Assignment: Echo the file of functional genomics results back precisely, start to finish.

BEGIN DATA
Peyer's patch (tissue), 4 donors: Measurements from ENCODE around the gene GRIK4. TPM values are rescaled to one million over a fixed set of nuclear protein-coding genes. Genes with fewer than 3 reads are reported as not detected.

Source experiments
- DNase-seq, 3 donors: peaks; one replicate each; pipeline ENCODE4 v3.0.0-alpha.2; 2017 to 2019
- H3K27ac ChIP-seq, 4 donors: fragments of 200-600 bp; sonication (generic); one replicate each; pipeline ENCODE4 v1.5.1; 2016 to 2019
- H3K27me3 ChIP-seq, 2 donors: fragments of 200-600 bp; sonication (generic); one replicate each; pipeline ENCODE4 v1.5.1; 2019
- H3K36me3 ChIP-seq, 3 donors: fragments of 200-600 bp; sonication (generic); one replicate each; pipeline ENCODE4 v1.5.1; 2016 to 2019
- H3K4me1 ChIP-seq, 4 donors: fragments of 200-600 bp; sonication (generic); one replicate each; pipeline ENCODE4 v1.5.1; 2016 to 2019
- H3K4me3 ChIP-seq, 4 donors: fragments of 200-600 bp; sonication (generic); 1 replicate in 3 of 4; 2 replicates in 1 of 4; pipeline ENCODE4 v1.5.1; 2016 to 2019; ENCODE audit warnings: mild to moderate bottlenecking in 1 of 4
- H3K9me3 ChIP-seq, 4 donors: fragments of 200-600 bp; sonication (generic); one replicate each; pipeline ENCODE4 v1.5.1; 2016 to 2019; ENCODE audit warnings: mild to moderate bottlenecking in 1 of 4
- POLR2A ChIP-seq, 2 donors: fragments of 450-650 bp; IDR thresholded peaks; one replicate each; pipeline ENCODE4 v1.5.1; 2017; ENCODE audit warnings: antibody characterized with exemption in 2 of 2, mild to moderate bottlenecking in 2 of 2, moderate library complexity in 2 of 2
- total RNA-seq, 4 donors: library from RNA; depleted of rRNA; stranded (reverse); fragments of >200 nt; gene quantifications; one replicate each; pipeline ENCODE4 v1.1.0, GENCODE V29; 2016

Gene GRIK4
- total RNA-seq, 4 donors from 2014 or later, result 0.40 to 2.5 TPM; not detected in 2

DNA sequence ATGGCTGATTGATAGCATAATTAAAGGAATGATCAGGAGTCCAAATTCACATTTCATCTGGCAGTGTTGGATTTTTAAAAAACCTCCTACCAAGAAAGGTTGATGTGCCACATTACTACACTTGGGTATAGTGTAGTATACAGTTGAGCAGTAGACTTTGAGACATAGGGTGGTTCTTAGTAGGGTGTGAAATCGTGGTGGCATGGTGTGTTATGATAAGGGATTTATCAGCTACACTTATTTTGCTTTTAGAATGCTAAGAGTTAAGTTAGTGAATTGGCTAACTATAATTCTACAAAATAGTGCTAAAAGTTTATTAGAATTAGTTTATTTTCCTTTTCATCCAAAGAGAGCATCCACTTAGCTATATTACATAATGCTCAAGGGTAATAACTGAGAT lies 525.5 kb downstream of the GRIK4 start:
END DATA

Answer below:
Peyer's patch (tissue), 4 donors: Measurements from ENCODE around the gene GRIK4. TPM values are rescaled to one million over a fixed set of nuclear protein-coding genes. Genes with fewer than 3 reads are reported as not detected.

Source experiments
- DNase-seq, 3 donors: peaks; one replicate each; pipeline ENCODE4 v3.0.0-alpha.2; 2017 to 2019
- H3K27ac ChIP-seq, 4 donors: fragments of 200-600 bp; sonication (generic); one replicate each; pipeline ENCODE4 v1.5.1; 2016 to 2019
- H3K27me3 ChIP-seq, 2 donors: fragments of 200-600 bp; sonication (generic); one replicate each; pipeline ENCODE4 v1.5.1; 2019
- H3K36me3 ChIP-seq, 3 donors: fragments of 200-600 bp; sonication (generic); one replicate each; pipeline ENCODE4 v1.5.1; 2016 to 2019
- H3K4me1 ChIP-seq, 4 donors: fragments of 200-600 bp; sonication (generic); one replicate each; pipeline ENCODE4 v1.5.1; 2016 to 2019
- H3K4me3 ChIP-seq, 4 donors: fragments of 200-600 bp; sonication (generic); 1 replicate in 3 of 4; 2 replicates in 1 of 4; pipeline ENCODE4 v1.5.1; 2016 to 2019; ENCODE audit warnings: mild to moderate bottlenecking in 1 of 4
- H3K9me3 ChIP-seq, 4 donors: fragments of 200-600 bp; sonication (generic); one replicate each; pipeline ENCODE4 v1.5.1; 2016 to 2019; ENCODE audit warnings: mild to moderate bottlenecking in 1 of 4
- POLR2A ChIP-seq, 2 donors: fragments of 450-650 bp; IDR thresholded peaks; one replicate each; pipeline ENCODE4 v1.5.1; 2017; ENCODE audit warnings: antibody characterized with exemption in 2 of 2, mild to moderate bottlenecking in 2 of 2, moderate library complexity in 2 of 2
- total RNA-seq, 4 donors: library from RNA; depleted of rRNA; stranded (reverse); fragments of >200 nt; gene quantifications; one replicate each; pipeline ENCODE4 v1.1.0, GENCODE V29; 2016

Gene GRIK4
- total RNA-seq, 4 donors from 2014 or later, result 0.40 to 2.5 TPM; not detected in 2

DNA sequence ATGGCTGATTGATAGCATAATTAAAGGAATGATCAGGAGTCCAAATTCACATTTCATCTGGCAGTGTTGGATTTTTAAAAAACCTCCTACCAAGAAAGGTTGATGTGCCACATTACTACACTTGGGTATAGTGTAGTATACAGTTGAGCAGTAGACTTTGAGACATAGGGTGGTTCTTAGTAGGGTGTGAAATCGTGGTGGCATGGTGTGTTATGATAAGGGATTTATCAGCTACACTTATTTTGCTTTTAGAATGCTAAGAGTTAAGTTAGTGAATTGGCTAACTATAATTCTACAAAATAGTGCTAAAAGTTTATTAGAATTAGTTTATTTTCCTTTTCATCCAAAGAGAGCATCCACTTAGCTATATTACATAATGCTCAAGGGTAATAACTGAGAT lies 525.5 kb downstream of the GRIK4 start: